Location, Location, Location… Located in a desirable neighborhood…scream the typical real estate flyers.
What exactly is “location” or a “desirable” neighborhood? I like to refer to it as neighborhood health. Agents know it when we see it, but we really don’t like to talk about the dynamics, as the dreaded “steering” word inevitably pops into the conversation.
Healthy neighborhoods have some common factors:
- People take care of their homes. Yes, you see the occasional, non-cared for lawn, but homeowners maintain their homes for the most part. A large part of this is that most of the homes are owner-occupied versus rentals. This makes a big difference in maintenance of a property.
- Schools in these areas consistently get good ratings. Good schools tend to mean good parental involvement. Educated people value education for their children and are involved.
- Socioeconomic status. Yes, I know this will stir the pot for some of you, but better educated people tend to have better paying jobs, which means home ownership, which means they can maintain them, which helps neighborhood health.
- Lower crime rates. All areas have some sort of crime rate, from the nuisance crimes such as grafitti or car break ins, to more serious crimes. Crimes in healthy areas tend to be of the nuisance type. They also tend to have neighborhood watches.
- Easy Access. Easy access to stores, doctors, things we need everyday. Most people don’t want to drive for a 1/2 hour to get groceries. This doesn’t apply for people that choose a rural lifestyle. There are many healthy rural areas.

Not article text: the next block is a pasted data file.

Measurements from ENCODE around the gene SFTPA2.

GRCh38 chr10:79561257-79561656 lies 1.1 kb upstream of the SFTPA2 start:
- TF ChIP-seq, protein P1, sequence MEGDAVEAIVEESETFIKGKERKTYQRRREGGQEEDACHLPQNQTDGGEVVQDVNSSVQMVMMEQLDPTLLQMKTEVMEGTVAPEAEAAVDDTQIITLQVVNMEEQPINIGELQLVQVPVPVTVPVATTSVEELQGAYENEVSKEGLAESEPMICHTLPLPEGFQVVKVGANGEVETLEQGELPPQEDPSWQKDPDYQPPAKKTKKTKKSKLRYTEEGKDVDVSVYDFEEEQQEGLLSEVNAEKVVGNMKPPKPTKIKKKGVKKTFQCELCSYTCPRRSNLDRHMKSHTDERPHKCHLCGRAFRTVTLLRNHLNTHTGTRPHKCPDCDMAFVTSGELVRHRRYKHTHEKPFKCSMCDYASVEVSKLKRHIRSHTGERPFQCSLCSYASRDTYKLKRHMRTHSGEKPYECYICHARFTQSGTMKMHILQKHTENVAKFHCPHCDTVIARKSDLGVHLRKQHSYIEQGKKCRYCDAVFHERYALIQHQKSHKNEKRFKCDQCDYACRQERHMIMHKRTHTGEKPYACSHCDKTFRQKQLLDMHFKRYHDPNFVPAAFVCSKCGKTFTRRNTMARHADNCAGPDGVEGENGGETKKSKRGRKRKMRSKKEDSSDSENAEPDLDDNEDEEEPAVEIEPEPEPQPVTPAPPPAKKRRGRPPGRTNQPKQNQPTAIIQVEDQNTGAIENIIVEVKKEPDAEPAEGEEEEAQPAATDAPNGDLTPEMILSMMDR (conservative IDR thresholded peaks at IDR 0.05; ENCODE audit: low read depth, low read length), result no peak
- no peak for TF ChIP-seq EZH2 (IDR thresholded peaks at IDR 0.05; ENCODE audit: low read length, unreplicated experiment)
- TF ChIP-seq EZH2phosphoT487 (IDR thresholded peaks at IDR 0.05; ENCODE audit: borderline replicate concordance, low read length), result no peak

- Stability. The top 5 together create a stable neighborhood. While homes go up for sale every year, you won’t see 10 on one block at a time. Homes tend to sell well even in down markets. My neighbor across the street sold his home FSBO in 3 months in this down market. Stabiliy is one factor in good resalability.
- Community. Whether you live in the hustle and bustle of a vibrant downtown area, a subdivision, or a country lane, all desirable areas have a sense of community. You will see residents out and about at the local parks, taking walks, walking dogs, exercising, etc. They not only live in their homes; they live in the community itself.
How can you find out if you are moving into a healthy neighborhood? You can start with the basics.
- Crime rates are posted online for most major city police departments, if not head down to the police department for more information.
- Look to see how the department of education is rating local schools, and are they consistently rated well. Some areas on the rise in improvements are seeing an equal rise in school ratings. That is a sign of improving health.
- Check out the local neighborhood association. The local neighborhood association keeps tabs on owner-occupied stats vs. rentals. If rentals are on the decrease, it’s a sign of improving health. It also gives you an idea of the community involvement.
- Visit the neighborhood at different times. Are people walking around outside, playing at the local parks, maintaining their homes. People should be living in the community if it is healthy.
- Contact a local real estate agent. They can calculate appreciation rates for local neighborhoods, and tell you how often homes sell and how fast. They can also tell you which areas are improving in health, which ones are becoming unhealthy and where the city is shifting money to revitalize.
You don’t have to live by a golf course or suburbia to live in a healthy neighborhood. Healthy neighborhoods come in all varieties and all income levels, but still have the same basics. There are many areas that have been “unhealthy” in the past that are on their way to good health. There are also many “pockets” of health within some unhealthy areas as well. Decreasing crime, better school report cards, fewer homes for sale are all indications that a neighborhood is increasing its health.